The company built an application used by various recruitment agencies to sort resumes and understand the recruitment process better. Since this was in the pre-SaaS days, the team would have to go and install the app in every single recruitment agency.
“SaaS has changed all that now. In those days, if you even built a new feature, it would take a while before each client got access to that,” Nischal says.
Window into global products
While working at 3I infotech, Nischal signed up to join Twitter. Those were the early days of Twitter in India, and the microblogging platform offered insight into what applications and technologies were being used globally.
As a side project, he decided to start a blog about all the available products and tech. “I was exposed to different technology and products, but started feeling that while what I was building at 3I was great, the problem was that I couldn’t see who the end user was, I couldn’t get feedback, or see them using the product,” Nischal explains.
He contemplated building a user-facing product, and connected with Burrp Co-founder Anand Jain. Burrp was then a small team building a foodtech-focused, consumer-facing product. Nischal applied for a job at the startup in Mumbai in 2009-2010.
Working on foodtech
One of the features that Nischal initially built at Burrp was connecting people’s Twitter and Gmail accounts to Burrp. He felt it was important to let users easily share the names of restaurants they liked with their friends. The easiest way to do this was to allow people to import their address book from email.
“It was my first foray into the startup world. Until then, I had just read about startups. Working at a startup is different. I understood how in terms of speed of execution, ideation, and the way things happen. Also, you have the power of complete ownership,” Nischal says.
Starting on the side
The experience led to a new thought: why not build something of his own? Since he had no entrepreneurial aspirations, Nischal thought of building an app that gave a way to “unfollow people” on Twitter.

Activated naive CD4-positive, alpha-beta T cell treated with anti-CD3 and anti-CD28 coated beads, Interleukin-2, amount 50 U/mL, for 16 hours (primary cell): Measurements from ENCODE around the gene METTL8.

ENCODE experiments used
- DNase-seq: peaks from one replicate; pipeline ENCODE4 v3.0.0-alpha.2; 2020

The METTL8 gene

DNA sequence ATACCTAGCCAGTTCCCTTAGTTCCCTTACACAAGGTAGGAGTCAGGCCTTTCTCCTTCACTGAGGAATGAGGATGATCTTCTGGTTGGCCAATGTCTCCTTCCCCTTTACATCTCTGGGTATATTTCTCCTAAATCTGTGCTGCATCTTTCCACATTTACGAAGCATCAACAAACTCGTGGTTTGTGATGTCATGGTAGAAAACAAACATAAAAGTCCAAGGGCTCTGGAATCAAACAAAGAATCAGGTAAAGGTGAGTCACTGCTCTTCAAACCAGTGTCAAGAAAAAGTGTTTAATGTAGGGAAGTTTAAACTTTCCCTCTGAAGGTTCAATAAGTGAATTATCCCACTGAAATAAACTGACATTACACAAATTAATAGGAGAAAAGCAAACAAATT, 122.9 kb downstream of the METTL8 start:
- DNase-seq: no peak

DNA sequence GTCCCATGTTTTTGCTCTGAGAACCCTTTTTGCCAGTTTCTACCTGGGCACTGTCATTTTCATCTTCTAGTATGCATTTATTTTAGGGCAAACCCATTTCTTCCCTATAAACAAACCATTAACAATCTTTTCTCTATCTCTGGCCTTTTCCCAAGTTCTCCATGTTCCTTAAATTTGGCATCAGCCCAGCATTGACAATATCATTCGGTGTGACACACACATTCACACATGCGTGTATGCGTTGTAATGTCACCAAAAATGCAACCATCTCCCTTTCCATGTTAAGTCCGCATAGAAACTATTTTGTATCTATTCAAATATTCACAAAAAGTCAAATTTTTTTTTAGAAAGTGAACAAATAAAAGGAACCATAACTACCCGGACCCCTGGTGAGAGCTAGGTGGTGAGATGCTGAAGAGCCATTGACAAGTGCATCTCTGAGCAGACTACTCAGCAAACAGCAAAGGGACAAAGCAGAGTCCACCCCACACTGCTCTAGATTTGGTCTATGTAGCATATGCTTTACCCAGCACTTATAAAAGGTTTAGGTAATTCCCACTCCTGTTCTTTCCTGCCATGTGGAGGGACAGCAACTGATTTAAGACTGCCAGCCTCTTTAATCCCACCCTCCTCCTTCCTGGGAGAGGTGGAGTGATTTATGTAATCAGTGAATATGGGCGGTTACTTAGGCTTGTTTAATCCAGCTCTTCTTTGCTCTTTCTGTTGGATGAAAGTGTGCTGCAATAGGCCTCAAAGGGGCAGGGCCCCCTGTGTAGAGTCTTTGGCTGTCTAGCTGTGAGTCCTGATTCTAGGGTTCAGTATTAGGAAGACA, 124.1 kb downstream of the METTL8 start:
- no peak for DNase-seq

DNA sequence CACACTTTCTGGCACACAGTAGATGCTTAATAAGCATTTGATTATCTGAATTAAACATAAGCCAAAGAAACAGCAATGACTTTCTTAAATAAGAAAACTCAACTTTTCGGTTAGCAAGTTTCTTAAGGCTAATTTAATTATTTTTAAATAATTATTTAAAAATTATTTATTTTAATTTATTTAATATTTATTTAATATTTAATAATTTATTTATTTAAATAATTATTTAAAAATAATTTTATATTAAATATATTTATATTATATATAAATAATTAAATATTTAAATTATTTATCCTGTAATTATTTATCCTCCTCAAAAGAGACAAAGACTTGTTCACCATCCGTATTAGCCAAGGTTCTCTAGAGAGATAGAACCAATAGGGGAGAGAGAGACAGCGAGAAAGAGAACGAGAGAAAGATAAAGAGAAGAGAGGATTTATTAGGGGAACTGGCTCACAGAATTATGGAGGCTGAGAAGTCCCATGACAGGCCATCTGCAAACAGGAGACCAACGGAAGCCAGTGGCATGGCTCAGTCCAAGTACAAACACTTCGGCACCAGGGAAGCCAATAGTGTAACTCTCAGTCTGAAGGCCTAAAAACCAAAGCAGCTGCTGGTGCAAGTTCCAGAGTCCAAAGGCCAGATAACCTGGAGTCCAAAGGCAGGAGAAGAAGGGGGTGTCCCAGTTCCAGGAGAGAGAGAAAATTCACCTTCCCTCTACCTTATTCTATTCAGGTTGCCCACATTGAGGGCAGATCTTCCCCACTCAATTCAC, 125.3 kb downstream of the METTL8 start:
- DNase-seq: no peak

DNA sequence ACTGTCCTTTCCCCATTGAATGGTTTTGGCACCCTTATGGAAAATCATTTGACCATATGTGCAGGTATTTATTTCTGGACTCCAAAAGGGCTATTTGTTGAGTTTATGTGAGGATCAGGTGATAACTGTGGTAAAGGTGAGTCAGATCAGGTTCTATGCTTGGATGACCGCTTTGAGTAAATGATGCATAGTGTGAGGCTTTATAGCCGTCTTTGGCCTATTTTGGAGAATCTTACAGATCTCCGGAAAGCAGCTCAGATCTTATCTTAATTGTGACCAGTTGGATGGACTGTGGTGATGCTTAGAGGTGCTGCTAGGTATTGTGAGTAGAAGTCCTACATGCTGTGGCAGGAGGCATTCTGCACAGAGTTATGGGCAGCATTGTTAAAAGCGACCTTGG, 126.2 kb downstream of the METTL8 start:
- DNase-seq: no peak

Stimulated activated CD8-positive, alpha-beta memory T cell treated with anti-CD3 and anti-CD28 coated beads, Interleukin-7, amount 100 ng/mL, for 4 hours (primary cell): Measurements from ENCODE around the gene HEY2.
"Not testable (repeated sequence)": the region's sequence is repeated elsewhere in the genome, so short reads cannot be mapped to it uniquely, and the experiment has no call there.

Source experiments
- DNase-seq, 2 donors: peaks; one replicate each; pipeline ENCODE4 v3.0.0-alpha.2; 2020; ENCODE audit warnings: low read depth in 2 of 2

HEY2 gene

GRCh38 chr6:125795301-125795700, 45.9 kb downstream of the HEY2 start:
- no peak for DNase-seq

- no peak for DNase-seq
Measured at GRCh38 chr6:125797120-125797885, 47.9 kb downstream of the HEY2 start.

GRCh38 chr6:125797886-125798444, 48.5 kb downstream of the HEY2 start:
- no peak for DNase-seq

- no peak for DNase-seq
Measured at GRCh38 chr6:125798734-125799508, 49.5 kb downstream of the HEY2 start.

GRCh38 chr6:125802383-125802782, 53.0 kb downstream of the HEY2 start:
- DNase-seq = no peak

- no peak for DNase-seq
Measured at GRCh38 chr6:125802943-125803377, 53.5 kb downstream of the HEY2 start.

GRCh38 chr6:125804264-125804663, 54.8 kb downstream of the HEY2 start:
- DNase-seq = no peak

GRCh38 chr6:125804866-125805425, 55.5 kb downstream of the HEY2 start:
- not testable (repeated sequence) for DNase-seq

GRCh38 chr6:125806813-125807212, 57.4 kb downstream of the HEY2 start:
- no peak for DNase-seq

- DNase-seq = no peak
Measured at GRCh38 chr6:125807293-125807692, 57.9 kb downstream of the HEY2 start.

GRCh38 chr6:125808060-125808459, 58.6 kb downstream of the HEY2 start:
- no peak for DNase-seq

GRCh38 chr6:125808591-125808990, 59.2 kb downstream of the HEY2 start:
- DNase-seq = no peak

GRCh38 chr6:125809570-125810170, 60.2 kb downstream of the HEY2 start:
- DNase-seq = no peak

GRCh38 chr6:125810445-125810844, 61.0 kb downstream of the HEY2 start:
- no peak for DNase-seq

“In the early days, Twitter didn’t have a smart chronological thread that a person could see. So if you followed several people, your feed would be bombarded with too many tweets. I had to unfollow many people, but there weren’t many apps that helped me do that. Doing it manually for multiple people was difficult.”
Nischal built Just Unfollow, a simple prototype for his personal use. He built on top of the critical API and used Google App Engine. “Today it is commonplace, but in 2009, App Engine was an innovation that said you could take your app from zero to live in no time. That too, without deep infrastructure knowledge,” he says.
The App Engine made it easy for Nischal, who was still at Burrp, to take his code live without much effort. In 2010, he sent the prototype to TechCrunch, and J Michael Arrington, the Founder of the publication, used it. The app was written about in the publication.
From Unfollow to Crowdfire
“On the first day, I had 5,000 people signing up. We eventually renamed Just Unfollow to Crowdfire in 2010,” Nischal says.
Nischal thought that people would stop using Just Unfollow within a few months, but he was proved wrong. The app continued to grow, and in six months of launch, he realised he had to pay a lot from his own pocket to manage the servers.
“I decided to monetise it just to pay the bills. I put a paywall, where if you wanted to unfollow more than ‘x’ number of people, you had to make a payment. Within a month I made more money than I paid for my server,” he says.